After six months of marriage, the attractive, free-spirited and sexually insatiable housewife, Marta, already feels the passion wane and the desire for her literary editor husband, Dario, wither. However, in the background of Mantua’s renowned literary festival, young Marta will fall for the charms of an intriguingly handsome stranger, the French Leon, while admiring Palazzo del Te’s vivid murals. Of course, Marta’s scandalous affair behind her husband’s back will soon be noticed, as the suspicious Dario is engulfed little by little by the impatient and fierce flames of lust. Perhaps a dash of infidelity is all that Dario needs to awaken his dormant enthusiasm for the neglected Marta.If you’ve never seen a Tinto Brass movie, this is not a good place to start. Tinto is at his best when he’s not taking himself seriously, and in Monamour he attempts some sort of depth that he just can’t pull off. What’s worse, the plot feels like a recycled version of one of his better films – 1992’s Cosi fan Tutte – but with all the wrong choices made; Cosi fan Tutte was light-hearted and featured a strong female lead in Claudia Koll, who was in charge of her own fate the whole time; the lead in Monamour is a despicable and unlikable character who succumbs to the will of men around her. While the two characters end up having similar journeys, the viewer just can’t forgive Monamour’s Marta as he did Diana from Cosi fon tutte. And the fact that the movie takes itself so seriously makes the erotica disturbing and off-putting, unlike the playfulness in Cosi fon Tutte.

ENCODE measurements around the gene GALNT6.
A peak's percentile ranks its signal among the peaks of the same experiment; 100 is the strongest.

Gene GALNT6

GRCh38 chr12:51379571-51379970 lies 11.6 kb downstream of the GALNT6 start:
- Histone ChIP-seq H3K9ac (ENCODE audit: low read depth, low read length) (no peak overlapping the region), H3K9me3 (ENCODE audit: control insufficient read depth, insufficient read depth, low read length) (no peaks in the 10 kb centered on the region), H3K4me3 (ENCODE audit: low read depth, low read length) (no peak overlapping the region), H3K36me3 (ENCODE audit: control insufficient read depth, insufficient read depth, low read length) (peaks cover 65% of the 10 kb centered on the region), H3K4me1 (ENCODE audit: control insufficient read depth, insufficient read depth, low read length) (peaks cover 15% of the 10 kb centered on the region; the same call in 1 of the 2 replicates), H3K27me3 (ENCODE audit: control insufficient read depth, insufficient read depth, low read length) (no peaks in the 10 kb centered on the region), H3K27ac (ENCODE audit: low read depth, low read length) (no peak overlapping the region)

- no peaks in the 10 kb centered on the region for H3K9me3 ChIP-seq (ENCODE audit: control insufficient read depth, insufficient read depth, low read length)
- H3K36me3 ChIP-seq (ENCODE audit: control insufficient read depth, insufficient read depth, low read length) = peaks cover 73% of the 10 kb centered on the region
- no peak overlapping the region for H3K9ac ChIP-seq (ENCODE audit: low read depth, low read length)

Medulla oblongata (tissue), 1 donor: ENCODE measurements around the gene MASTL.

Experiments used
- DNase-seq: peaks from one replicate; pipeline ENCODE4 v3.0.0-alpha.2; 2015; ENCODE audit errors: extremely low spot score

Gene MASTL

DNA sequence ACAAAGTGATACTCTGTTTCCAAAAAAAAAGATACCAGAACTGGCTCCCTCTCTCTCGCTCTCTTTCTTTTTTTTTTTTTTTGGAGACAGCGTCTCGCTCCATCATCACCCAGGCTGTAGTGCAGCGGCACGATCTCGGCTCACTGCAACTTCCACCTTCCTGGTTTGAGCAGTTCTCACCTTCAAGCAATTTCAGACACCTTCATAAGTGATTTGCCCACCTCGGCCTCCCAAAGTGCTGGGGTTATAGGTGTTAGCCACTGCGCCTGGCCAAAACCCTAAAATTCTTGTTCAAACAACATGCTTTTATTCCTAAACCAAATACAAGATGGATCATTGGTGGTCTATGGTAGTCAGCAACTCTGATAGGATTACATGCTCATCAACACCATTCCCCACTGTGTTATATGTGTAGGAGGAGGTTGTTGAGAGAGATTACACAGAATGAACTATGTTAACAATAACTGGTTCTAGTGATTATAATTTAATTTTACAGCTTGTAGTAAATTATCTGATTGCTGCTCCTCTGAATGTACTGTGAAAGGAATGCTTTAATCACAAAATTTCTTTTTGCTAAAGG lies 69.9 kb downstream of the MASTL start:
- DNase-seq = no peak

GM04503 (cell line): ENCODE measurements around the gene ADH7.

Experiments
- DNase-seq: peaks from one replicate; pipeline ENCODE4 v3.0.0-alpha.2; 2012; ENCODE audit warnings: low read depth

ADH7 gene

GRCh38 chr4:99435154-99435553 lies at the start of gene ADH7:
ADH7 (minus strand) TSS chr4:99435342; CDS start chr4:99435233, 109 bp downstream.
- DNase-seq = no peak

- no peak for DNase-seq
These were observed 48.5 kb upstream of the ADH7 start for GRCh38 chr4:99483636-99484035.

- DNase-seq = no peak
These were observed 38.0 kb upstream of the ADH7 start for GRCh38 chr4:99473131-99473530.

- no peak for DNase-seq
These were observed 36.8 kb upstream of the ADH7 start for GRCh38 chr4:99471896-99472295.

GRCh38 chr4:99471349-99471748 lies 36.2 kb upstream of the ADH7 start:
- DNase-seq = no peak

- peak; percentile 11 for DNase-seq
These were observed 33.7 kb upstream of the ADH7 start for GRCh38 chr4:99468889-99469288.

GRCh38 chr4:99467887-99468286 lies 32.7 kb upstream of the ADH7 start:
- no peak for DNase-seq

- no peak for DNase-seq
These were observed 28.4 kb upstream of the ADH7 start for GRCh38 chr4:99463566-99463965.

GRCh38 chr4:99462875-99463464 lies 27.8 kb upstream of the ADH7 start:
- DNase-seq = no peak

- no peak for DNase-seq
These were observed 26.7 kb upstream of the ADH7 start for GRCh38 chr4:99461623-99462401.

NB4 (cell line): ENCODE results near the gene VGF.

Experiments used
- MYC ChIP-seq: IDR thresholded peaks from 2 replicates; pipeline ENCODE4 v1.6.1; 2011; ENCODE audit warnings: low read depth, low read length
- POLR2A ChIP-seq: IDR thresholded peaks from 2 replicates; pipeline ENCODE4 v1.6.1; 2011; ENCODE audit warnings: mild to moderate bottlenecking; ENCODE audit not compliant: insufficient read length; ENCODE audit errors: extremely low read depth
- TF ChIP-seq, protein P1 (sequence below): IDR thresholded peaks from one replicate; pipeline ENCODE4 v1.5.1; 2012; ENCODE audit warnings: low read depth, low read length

Monamour has good cinematography and some well-shot sex scenes which are both a given with Tinto, but the sex is more disturbing than it is enticing. While Cosi fon Tutte was almost feminist (sort of) and is lots of fun for a couple to watch together, Monamour feels more like a horny old man’s fantasy, and it just doesn’t work.